Bringing Back the Beautiful: A Man’s Remarkable Effort to Repopulate Rare Butterflies

In the bustling city of San Francisco, a rare and captivating sight once graced the skies – the iridescent blue California pipevine swallowtail butterfly.

With their vibrant hues, these butterflies were once a common sight before the 20th century. However, as urban development expanded, these winged wonders began to fade from view.

Watch the video at the end.

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Today, encountering these butterflies is a rarity. But hope is not lost, thanks to Tim Wong, a 28-year-old aquatic biologist at the California Academy of Sciences, who has taken it upon himself to revive this exquisite species in his backyard single-handedly.

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Tim Wong’s dedication to repopulating the California pipevine swallowtail butterflies stems from his deep passion for these creatures since childhood.

Amid his responsibilities caring for thousands of animals at the science museum, Wong devotes his free time to nurturing butterflies and tending to the garden they rely on.

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Wong recalls, “I was first inspired to raise butterflies in elementary school… I was amazed at the complete metamorphosis from caterpillar to adult.”

The journey to bring back these butterflies begins with meticulous research. Wong discovered that the pipevine swallowtail caterpillar solely feeds on the California pipevine plant, a scarce find within the city.

Undeterred, Wong located the elusive San Francisco Botanical Garden plant and obtained clippings to establish a butterfly haven in his backyard.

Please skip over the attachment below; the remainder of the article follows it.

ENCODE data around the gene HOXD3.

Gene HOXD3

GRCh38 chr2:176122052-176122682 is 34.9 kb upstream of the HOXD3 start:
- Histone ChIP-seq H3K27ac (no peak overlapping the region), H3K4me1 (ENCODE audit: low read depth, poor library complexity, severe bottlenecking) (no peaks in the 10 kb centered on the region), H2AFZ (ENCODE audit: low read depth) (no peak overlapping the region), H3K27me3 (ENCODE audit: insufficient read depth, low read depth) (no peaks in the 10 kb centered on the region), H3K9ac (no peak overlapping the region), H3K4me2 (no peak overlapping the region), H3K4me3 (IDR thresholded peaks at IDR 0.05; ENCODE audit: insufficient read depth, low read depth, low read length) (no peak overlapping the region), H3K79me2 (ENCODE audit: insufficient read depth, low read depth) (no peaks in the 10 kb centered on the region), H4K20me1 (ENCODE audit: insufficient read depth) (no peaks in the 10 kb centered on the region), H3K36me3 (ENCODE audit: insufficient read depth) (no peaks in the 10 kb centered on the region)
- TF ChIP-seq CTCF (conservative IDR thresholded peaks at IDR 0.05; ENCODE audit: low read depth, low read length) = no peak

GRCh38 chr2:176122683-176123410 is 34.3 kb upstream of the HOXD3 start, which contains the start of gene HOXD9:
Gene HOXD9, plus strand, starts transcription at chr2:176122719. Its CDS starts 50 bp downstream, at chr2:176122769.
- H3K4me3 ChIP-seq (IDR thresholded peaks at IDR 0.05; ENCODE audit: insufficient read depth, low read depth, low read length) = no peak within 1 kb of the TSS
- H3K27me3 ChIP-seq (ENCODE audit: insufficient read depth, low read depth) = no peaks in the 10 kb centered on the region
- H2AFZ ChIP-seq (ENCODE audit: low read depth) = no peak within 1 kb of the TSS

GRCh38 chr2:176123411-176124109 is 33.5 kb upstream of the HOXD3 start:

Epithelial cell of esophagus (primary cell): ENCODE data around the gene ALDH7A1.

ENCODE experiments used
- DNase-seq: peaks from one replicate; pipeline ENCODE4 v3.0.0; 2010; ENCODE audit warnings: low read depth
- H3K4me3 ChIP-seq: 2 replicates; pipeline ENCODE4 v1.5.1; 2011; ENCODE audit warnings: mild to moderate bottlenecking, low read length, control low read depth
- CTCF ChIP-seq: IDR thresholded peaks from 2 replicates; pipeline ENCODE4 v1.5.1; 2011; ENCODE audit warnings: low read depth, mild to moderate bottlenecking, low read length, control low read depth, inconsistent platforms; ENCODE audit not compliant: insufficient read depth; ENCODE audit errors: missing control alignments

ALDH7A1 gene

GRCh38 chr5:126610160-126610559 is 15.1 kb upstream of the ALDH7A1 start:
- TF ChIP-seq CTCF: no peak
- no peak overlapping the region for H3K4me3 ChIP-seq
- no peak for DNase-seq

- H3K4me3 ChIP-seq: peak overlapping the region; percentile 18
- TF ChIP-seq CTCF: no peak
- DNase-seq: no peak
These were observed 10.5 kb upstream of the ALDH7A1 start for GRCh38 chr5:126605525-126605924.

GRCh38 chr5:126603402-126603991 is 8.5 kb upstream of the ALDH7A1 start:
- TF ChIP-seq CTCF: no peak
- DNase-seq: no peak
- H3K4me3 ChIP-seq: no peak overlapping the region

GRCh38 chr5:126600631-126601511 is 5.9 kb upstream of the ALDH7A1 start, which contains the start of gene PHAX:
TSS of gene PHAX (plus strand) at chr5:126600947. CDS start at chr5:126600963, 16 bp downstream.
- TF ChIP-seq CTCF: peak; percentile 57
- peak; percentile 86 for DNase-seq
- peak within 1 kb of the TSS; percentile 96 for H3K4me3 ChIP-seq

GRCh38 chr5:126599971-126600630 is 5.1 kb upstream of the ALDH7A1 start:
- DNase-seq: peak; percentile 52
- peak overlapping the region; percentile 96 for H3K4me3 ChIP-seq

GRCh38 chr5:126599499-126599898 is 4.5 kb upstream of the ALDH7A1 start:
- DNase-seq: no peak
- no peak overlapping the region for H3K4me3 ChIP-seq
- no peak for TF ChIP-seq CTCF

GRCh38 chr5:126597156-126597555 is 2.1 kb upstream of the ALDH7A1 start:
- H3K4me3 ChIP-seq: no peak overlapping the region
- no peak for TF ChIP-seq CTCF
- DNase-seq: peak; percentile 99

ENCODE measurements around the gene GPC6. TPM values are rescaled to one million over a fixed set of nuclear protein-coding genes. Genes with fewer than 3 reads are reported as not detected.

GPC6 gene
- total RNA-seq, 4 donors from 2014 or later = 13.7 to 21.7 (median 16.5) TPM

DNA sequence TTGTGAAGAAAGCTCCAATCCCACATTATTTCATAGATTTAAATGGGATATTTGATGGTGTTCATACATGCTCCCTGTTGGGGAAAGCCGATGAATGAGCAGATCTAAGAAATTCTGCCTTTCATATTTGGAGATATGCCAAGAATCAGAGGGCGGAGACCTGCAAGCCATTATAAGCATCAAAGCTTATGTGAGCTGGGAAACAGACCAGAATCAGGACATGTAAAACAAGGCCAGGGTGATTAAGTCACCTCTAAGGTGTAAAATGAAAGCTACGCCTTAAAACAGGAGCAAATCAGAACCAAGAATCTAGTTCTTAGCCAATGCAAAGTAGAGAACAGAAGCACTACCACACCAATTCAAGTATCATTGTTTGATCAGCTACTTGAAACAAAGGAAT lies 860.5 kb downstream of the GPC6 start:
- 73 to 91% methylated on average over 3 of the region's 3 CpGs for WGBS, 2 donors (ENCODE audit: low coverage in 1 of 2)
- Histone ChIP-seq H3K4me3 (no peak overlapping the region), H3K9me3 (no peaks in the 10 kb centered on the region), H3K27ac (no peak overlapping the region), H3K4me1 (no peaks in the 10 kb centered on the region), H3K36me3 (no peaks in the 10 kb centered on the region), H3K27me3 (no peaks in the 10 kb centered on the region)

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Constructing a spacious screened enclosure allowed Wong to create a natural environment where butterflies could thrive.

This enclosure not only shields them from predators but also facilitates mating and provides insights into the preferences of female butterflies for host plants.

Wong’s dedication led him to source 20 caterpillars from private residences outside the city, introducing them to his backyard paradise. Observing their communal feeding habits and nurturing their development, Wong witnessed their transformation into chrysalises.

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The chrysalis stage is a remarkable phase where the caterpillar’s body transforms into a butterfly over weeks or even years, a process known as diapause. Once they emerge, the adult butterflies grace the skies from spring to fall, lasting two to five weeks.

The female butterflies lay eggs on pipevine plants, which Wong carefully supports by collecting and incubating them indoors to protect them from predators.

For years, Wong has consistently repeated this cycle, successfully introducing thousands of caterpillars to the San Francisco Botanical Garden.

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While others have succeeded in repopulating similar butterflies in neighboring areas, Wong’s efforts are a unique accomplishment for San Francisco.

Wong’s inspiring journey underscores the significance of individual actions in conservation. While raising butterflies demands dedication and knowledge, more straightforward contributions include restoring native habitats, planting host plants, and avoiding harmful pesticides.

Wong’s story serves as a beacon of hope, illuminating how a single person’s determination can remarkably impact reviving precious species like the California pipevine swallowtail butterfly.

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